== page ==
The Body Covers: The XIII International AIDS Conference
Bones and Nails
July 13, 2000
This report compared the antiretroviral therapies used by 28 persons with HIV and ingrown toe nails to the therapies used by persons with HIV without ingrown toe nails. Both groups had been diagnosed for a similar amount of time, but information about other characteristics, such as viral load and CD4 cells was not given. Use of antiretroviral therapy and use of indinavir (IDV) were significantly associated with ingrown toe nails. Almost as many patients were on stavudine (d4T) and lamivudine (3TC) as were on IDV, but there was not an association with these drugs after accounting for use of protease inhibitors (the drug class that IDV belongs to).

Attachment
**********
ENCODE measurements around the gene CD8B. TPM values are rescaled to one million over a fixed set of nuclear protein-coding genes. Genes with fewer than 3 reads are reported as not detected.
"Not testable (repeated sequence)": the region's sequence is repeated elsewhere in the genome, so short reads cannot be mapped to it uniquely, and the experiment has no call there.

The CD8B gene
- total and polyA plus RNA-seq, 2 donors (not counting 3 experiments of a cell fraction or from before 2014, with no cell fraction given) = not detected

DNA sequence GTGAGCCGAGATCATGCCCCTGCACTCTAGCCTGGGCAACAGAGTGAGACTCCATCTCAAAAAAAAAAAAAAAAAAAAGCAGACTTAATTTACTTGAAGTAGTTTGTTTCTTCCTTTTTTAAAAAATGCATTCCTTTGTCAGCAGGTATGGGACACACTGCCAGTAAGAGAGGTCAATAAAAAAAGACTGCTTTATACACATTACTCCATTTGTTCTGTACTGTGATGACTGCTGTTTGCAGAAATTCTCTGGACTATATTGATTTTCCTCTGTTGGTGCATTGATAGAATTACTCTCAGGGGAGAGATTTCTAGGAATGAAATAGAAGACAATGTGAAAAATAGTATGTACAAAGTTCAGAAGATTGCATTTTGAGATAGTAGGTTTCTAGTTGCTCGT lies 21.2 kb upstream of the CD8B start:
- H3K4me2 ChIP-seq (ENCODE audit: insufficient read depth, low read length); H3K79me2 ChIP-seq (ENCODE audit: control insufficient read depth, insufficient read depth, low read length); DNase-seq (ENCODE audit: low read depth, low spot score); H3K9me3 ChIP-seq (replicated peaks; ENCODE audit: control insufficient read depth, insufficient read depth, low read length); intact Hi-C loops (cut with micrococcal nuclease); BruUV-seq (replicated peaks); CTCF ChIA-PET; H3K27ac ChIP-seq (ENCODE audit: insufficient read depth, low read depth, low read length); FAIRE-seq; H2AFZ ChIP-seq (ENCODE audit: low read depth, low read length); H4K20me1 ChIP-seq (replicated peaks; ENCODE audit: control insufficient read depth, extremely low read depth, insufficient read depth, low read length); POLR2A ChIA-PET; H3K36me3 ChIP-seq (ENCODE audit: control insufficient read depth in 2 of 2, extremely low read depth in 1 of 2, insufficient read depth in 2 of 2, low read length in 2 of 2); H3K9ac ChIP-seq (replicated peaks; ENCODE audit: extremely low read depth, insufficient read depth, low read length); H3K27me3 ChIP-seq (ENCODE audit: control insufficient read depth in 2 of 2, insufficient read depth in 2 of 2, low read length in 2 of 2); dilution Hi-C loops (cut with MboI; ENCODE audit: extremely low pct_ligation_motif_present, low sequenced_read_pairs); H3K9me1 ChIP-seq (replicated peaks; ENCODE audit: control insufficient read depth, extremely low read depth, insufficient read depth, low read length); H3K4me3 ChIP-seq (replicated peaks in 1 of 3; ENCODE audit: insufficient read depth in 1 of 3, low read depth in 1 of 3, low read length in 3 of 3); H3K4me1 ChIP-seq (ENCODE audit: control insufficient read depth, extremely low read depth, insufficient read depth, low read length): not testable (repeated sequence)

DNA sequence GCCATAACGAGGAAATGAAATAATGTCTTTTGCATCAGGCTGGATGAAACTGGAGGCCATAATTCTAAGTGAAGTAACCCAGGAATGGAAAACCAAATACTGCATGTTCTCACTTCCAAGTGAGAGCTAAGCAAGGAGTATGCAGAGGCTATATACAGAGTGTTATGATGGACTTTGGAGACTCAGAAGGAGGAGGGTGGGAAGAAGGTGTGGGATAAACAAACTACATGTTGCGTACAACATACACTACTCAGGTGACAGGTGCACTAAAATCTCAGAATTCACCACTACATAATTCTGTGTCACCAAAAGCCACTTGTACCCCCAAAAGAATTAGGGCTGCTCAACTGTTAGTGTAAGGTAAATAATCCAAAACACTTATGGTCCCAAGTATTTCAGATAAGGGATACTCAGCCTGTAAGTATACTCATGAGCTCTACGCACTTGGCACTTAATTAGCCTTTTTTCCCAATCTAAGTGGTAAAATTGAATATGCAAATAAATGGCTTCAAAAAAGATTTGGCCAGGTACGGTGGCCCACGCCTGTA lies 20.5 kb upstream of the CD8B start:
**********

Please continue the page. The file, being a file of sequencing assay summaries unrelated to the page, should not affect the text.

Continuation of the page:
The authors suggest that the link between IDV and ingrown toe nails is unique and not seen with other protease inhibitors. My sense is that ingrown toe nails do occur in persons with HIV on antiretroviral therapy and that additional studies to confirm these data would be useful to aid in management of this condition. Since most patients take a combination of antiretroviral drugs, it may be difficult in a small study to be certain about the association with one specific drug. From a practical viewpoint, until more data are available, if a patient receiving IDV develops recurrent ingrown toe nails, substituting another antiretroviral for IDV would be a reasonable approach.
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